And what I love most is to read something completely different from anything I've read before. And this, my friends, is one of those.
The story starts off in Phoenix, before Bella moves to Forks. I found this rather disorientating at first because it wasn't what I was expecting. But I soon realized that this is an author who is interested in giving her characters real depth, who is committed to telling a story with layers and complexity. She doesn't hold back at all and this story has real tragedy almost immediately.
It's when we get to the third chapter that things really get interesting. This is when we first meet Edward. And he's a complete and unmitigated arsehole. Now, I'm usually not a fan of douchewards at all. I really dislike seeing Edward getting away with being a prick only to be magically redeemed at the end of the story. I assure you this is nothing like that. Edward is unapologetically horrible but fantastically charismatic. He and Bella clash immediately. While the other students at Forks High steer clear of Edward, Bella refuses to let him frighten her. And despite his professed loathing of her, Edward manages to save her life more than once. Nevertheless, Bella knows that there's something abnormal about Edward and when officers from the Forks Police start being being killed, she seeks to find out who Edward Cullen really is.
He's one of those charasmatic villains you just love to hate. He's not the usual Adonis that is so ubiquitous in fanfic, however he makes up for it with a razor-sharp British wit that is so entertaining to read. Derdriu oFaolain has written this Edward the best back story of any I've seen in Twific. It's full of intrigue, history and real poignancy. Despite the darkness of his personality, this Edward seems to have a sense of humour about himself which is really endearing. Unlike canon Edward who struggles with his nature, this Edward has come to accept himself for who he is and has chosen self-decrecating wit over tortured brooding.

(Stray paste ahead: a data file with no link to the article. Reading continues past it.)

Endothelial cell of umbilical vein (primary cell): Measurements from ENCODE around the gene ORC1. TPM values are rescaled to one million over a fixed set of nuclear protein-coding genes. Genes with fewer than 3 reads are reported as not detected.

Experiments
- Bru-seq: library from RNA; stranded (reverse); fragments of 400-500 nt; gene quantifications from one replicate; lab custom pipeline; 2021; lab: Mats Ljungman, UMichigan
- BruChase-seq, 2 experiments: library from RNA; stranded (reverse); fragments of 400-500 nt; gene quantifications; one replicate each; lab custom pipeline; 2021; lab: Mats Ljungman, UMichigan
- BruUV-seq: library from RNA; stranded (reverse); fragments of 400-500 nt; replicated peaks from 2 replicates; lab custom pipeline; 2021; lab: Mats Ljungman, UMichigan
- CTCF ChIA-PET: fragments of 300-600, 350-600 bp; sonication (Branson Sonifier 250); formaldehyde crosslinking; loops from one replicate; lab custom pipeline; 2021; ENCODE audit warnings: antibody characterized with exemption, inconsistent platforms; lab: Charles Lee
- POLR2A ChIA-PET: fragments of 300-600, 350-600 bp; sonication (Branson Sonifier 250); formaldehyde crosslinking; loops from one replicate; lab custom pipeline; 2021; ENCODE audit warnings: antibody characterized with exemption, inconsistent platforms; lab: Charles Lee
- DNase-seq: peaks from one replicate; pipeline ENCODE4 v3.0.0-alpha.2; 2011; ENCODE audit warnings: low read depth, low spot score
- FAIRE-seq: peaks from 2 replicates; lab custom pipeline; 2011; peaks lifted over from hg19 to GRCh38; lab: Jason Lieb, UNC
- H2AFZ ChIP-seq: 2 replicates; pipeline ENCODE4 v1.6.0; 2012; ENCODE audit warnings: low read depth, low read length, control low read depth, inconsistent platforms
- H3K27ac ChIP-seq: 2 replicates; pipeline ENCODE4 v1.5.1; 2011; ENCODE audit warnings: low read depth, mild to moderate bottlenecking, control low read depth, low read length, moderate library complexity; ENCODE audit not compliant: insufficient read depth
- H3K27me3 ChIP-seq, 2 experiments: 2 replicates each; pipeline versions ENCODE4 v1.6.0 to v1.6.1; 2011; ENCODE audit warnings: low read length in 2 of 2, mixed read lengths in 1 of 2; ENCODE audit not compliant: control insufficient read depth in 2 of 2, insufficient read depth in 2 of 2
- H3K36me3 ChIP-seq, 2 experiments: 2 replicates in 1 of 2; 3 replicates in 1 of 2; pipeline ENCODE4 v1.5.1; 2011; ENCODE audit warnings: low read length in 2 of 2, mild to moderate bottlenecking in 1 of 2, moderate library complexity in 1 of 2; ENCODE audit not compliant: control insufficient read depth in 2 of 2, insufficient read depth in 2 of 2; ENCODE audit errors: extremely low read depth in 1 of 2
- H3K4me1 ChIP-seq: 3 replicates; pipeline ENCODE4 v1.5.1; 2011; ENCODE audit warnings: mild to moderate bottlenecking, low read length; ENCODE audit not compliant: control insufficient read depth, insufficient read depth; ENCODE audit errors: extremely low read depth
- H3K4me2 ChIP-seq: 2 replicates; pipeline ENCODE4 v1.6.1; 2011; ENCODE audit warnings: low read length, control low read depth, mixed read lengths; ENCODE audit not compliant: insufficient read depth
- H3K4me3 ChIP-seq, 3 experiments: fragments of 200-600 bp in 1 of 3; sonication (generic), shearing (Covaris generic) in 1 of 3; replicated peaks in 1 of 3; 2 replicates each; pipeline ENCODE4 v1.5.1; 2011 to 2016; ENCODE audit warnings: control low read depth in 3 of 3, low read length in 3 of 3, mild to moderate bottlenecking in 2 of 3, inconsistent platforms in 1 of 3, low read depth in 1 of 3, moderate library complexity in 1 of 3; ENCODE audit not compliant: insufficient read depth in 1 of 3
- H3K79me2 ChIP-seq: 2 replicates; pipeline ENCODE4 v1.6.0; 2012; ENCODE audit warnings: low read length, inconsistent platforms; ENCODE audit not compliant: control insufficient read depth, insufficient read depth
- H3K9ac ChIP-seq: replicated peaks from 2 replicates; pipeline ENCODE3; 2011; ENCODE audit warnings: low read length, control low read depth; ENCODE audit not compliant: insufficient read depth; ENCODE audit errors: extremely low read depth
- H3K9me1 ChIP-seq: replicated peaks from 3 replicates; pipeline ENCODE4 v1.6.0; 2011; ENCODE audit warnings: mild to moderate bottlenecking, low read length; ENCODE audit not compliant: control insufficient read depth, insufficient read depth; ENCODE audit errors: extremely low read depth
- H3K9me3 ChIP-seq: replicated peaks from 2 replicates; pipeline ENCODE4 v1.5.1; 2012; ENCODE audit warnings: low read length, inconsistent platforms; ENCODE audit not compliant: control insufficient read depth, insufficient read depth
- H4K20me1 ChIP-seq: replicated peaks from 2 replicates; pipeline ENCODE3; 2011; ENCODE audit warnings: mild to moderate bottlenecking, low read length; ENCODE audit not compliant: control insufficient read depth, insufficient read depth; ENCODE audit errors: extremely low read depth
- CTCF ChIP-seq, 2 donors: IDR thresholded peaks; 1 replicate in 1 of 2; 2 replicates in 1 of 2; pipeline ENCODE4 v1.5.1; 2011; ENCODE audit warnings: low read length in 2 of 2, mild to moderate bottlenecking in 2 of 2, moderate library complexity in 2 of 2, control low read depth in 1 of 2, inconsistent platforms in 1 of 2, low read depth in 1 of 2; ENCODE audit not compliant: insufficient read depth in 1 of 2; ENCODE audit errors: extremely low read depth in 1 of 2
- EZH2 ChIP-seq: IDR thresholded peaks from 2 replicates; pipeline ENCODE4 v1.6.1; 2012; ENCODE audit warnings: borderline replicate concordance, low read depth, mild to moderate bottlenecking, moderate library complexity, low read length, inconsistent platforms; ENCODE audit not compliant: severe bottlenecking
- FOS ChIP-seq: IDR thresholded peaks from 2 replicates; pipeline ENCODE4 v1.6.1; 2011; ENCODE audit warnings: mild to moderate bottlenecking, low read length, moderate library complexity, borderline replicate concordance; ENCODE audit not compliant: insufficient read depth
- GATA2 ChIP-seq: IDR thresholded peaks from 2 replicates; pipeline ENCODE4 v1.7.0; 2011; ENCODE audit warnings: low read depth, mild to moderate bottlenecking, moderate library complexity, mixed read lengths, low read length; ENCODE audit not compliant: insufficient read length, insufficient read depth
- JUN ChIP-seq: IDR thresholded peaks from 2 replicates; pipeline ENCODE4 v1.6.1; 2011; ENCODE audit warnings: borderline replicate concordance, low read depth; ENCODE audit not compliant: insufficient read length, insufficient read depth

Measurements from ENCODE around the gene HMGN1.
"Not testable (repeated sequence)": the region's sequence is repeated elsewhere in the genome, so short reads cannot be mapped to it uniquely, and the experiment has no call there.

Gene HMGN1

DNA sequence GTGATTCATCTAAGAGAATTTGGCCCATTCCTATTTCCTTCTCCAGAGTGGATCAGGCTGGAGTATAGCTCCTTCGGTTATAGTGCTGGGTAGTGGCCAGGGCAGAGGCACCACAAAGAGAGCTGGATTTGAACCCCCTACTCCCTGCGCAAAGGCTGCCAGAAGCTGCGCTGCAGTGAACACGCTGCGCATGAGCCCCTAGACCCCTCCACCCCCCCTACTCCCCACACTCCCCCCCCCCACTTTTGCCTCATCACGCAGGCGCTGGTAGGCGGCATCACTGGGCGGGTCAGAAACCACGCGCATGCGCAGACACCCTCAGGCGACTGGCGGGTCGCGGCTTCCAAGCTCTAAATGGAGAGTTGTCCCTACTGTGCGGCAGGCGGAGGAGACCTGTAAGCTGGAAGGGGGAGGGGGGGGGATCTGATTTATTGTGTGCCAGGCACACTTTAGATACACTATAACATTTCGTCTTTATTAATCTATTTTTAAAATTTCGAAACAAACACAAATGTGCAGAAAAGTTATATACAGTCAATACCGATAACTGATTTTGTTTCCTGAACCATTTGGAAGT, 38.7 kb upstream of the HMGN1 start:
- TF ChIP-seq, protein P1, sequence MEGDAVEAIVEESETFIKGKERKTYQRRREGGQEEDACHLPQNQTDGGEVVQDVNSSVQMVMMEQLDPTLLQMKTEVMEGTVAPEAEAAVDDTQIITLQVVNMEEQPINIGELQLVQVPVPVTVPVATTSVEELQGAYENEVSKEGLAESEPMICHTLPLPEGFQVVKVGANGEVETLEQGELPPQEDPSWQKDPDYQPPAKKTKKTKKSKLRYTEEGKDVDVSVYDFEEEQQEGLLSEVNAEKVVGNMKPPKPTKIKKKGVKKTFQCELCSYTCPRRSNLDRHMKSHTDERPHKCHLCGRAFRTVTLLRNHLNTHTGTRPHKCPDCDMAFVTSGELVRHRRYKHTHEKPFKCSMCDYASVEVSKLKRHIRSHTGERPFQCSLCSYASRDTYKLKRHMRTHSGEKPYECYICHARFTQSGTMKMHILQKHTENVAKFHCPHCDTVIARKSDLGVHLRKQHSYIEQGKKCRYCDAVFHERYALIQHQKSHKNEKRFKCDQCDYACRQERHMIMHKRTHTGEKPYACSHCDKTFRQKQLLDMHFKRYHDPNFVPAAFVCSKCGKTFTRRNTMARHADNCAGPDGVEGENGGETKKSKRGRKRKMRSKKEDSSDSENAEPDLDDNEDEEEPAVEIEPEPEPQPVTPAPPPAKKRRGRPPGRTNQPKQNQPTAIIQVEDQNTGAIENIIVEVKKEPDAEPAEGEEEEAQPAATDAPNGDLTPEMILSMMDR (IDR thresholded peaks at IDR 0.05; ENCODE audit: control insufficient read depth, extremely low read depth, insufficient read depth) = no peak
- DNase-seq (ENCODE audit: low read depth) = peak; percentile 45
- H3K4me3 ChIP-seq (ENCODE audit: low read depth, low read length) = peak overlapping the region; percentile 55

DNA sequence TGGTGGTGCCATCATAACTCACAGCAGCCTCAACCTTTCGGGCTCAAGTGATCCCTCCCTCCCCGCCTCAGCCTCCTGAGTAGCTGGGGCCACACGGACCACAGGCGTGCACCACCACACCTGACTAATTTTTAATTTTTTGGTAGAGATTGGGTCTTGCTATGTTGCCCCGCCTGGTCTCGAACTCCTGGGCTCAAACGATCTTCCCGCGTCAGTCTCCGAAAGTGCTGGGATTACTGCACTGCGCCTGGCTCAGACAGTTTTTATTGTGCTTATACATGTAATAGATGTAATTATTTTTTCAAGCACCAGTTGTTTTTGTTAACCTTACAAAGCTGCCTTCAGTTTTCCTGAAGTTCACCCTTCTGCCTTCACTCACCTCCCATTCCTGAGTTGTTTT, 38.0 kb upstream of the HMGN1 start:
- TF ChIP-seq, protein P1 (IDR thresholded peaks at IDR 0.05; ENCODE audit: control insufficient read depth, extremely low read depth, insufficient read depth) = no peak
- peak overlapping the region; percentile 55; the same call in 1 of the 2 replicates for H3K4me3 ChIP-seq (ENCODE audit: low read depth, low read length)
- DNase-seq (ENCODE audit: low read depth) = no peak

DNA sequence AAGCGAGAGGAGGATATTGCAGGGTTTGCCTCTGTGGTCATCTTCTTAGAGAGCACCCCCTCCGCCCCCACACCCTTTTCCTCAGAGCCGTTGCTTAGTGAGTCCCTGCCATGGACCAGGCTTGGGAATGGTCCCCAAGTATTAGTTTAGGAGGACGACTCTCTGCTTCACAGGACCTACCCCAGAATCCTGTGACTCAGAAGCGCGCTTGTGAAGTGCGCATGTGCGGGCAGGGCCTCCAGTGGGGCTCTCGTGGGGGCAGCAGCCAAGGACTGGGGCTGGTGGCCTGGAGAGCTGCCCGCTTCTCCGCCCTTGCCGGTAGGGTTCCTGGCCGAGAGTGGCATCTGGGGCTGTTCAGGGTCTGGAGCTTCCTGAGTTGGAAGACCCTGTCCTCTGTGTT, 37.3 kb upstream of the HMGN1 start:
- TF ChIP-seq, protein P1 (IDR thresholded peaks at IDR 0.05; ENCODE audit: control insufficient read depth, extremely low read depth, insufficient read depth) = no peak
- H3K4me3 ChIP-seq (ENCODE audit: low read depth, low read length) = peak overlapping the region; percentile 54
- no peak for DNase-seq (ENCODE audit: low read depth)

"I didn't say anything about sexiness."
He grinned. "No, I added that part so I didn't sound like the first line of an emo poem."
And forget what you know about the rest of the Twilight characters. Some of them make only fleeting appearances. Others, like Carlisle and Jasper, are so different that you'll find yourself struggling to work out who's good and who's bad. It makes the mystery so much more interesting because the normal character markers of a Twilight story just aren't there to guide you.
The story is infused with twists and turns to keep the reader interested throughout. The author quotes Checkov in her profile "If in the first act you have hung a pistol on the wall, then in the following one it should be fired. Otherwise don't put it there." It's clear she's of this school of storytelling because the plot is tightly wound and perfectly paced. The characterisations are complex and interesting. She doesn't stick to Stephenie Meyer's vampire mythology, instead choosing to mix it up with traditional vampire mythology and added her own unique twists. She subverts the genre by making fun, at times, of the usual Twific cliches.
...After a dramatic twisting of his wrists, his fingers hit the keys, producing a progression of notes which sounded like they belonged in a lounge somewhere. And then he sang, in a smooth jazz-style voice. "Bella… Bella… what the hella? If you want normal, don't choose an undead fella."
An even more exciting thing about this story is that it's already complete. The story is so tight from start to finish that it never loses its impact or pacing towards the end. This story had everything I look for in a fic - enteratining characters, wit, mystery, depth, originality and fantastic writing. It provoked some great discussions, particularly in regards to the ending. I'd recommend this story to anyone who is looking for something a little outside the box and who isn't afraid of something different and complex. I'd challenge anyone to not be thoroughly entertained.
This is the kind of story that provokes passionate reactions from readers. I've never seen another story so aggressively pimped by its fans (or which I am definite one). Derdriu oFaolain has a phenomenal talent and I really look forward to reading whatever she does next. Let's hope she writes more in this fandom.
DameNellie is the author of the one-shot A WellMade Mistake and is currently working on Conversation on War, for the Twilight 25. Check her out. Run, don't walk.